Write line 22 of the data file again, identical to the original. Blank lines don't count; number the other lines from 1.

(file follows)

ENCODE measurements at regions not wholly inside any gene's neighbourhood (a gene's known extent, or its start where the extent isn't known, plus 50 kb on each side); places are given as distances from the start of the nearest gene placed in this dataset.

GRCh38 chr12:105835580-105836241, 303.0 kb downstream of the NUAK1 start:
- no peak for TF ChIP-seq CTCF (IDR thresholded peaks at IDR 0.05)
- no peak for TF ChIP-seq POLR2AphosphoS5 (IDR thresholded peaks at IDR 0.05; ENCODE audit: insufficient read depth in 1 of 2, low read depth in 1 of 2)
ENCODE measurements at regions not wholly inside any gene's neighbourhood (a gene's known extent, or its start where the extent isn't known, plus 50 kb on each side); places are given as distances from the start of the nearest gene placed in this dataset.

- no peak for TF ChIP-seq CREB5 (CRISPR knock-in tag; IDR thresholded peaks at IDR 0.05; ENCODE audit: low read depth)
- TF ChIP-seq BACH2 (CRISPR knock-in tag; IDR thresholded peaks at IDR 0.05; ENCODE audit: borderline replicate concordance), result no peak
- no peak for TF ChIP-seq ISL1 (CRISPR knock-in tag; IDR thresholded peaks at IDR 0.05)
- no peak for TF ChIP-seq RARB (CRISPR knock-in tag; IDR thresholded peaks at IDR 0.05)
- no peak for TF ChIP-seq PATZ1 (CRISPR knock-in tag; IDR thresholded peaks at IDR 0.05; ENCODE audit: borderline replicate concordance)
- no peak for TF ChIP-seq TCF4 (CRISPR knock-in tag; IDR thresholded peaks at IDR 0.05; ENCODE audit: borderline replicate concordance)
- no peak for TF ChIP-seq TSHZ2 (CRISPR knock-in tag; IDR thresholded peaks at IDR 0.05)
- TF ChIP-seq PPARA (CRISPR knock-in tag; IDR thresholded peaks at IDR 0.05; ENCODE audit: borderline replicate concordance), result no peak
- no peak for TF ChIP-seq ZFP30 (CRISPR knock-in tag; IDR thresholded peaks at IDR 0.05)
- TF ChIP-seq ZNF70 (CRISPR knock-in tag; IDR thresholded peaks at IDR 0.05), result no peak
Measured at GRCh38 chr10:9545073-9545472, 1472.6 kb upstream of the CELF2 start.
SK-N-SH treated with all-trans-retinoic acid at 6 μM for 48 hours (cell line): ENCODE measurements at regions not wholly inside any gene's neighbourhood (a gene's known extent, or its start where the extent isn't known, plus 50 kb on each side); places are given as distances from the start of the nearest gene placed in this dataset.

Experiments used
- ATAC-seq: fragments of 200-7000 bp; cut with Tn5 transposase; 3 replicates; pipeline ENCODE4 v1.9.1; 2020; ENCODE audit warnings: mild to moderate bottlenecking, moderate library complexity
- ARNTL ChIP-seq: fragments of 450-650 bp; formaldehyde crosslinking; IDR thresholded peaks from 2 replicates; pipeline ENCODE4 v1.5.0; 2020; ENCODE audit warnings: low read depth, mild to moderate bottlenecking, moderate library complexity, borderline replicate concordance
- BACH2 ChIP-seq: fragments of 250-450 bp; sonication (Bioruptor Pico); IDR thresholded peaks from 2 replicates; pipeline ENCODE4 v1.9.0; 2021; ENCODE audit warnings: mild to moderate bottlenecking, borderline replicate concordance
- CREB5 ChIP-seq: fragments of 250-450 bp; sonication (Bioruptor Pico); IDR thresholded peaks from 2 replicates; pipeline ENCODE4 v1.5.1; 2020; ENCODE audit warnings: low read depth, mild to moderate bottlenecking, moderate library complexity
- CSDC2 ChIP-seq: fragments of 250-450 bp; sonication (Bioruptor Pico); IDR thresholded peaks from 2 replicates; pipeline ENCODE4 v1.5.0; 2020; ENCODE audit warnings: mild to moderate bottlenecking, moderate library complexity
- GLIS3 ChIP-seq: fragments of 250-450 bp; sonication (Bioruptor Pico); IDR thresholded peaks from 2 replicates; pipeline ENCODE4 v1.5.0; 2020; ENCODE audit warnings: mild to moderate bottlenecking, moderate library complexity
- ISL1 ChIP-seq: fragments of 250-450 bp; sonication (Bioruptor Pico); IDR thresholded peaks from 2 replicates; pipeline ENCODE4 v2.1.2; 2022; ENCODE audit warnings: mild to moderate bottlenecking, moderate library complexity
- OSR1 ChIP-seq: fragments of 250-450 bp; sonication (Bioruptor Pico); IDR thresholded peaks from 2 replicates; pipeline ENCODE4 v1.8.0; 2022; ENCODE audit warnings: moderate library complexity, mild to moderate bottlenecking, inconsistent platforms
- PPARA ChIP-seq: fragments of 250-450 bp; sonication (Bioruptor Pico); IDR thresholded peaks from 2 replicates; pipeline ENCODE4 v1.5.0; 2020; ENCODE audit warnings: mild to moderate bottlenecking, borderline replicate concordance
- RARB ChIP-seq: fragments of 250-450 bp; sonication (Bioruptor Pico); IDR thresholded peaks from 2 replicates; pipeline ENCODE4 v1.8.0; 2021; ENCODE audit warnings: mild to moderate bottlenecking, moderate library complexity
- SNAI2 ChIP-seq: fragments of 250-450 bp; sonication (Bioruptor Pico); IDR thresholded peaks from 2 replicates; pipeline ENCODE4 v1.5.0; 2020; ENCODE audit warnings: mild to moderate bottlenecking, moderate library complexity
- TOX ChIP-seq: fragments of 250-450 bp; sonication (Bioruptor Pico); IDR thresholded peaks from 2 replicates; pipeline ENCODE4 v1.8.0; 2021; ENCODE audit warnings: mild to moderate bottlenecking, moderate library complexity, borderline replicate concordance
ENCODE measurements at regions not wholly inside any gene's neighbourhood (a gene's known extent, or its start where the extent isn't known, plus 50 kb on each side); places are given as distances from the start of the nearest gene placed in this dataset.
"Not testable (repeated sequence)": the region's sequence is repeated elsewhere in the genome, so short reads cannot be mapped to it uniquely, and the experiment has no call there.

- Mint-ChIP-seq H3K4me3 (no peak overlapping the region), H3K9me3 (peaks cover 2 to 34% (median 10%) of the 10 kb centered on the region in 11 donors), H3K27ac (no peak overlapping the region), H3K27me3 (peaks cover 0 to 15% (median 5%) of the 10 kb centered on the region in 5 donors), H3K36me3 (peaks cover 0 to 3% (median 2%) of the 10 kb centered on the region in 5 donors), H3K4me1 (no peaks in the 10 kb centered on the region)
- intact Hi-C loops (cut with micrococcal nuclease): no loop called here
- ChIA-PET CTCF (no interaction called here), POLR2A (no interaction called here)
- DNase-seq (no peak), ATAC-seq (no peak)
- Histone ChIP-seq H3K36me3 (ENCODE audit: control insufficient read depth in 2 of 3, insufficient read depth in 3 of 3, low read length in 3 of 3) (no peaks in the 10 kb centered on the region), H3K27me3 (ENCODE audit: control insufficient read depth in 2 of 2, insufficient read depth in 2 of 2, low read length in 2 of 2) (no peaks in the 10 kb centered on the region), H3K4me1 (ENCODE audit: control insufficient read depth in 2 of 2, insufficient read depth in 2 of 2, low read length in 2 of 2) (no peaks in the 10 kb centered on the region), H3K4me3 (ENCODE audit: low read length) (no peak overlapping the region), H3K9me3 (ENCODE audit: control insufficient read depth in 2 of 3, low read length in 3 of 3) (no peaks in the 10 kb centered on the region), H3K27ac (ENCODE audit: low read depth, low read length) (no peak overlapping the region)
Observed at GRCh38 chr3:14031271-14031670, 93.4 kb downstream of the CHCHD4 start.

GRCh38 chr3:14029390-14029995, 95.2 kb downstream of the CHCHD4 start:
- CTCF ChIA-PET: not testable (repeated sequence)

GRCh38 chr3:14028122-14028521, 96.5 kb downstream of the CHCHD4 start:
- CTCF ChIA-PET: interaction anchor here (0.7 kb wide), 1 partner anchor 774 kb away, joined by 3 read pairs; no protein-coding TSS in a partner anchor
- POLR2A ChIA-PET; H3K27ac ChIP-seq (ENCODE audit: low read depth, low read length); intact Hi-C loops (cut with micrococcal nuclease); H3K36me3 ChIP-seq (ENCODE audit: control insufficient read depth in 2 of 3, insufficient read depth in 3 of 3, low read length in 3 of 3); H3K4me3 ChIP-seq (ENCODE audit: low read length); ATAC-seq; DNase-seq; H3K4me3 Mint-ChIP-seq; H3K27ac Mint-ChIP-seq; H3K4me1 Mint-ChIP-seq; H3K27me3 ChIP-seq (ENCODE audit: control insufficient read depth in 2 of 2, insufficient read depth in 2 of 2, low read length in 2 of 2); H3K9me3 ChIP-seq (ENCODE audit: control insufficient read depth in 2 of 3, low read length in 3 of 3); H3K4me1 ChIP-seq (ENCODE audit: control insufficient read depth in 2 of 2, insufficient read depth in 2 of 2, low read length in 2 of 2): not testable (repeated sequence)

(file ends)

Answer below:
- CREB5 ChIP-seq: fragments of 250-450 bp; sonication (Bioruptor Pico); IDR thresholded peaks from 2 replicates; pipeline ENCODE4 v1.5.1; 2020; ENCODE audit warnings: low read depth, mild to moderate bottlenecking, moderate library complexity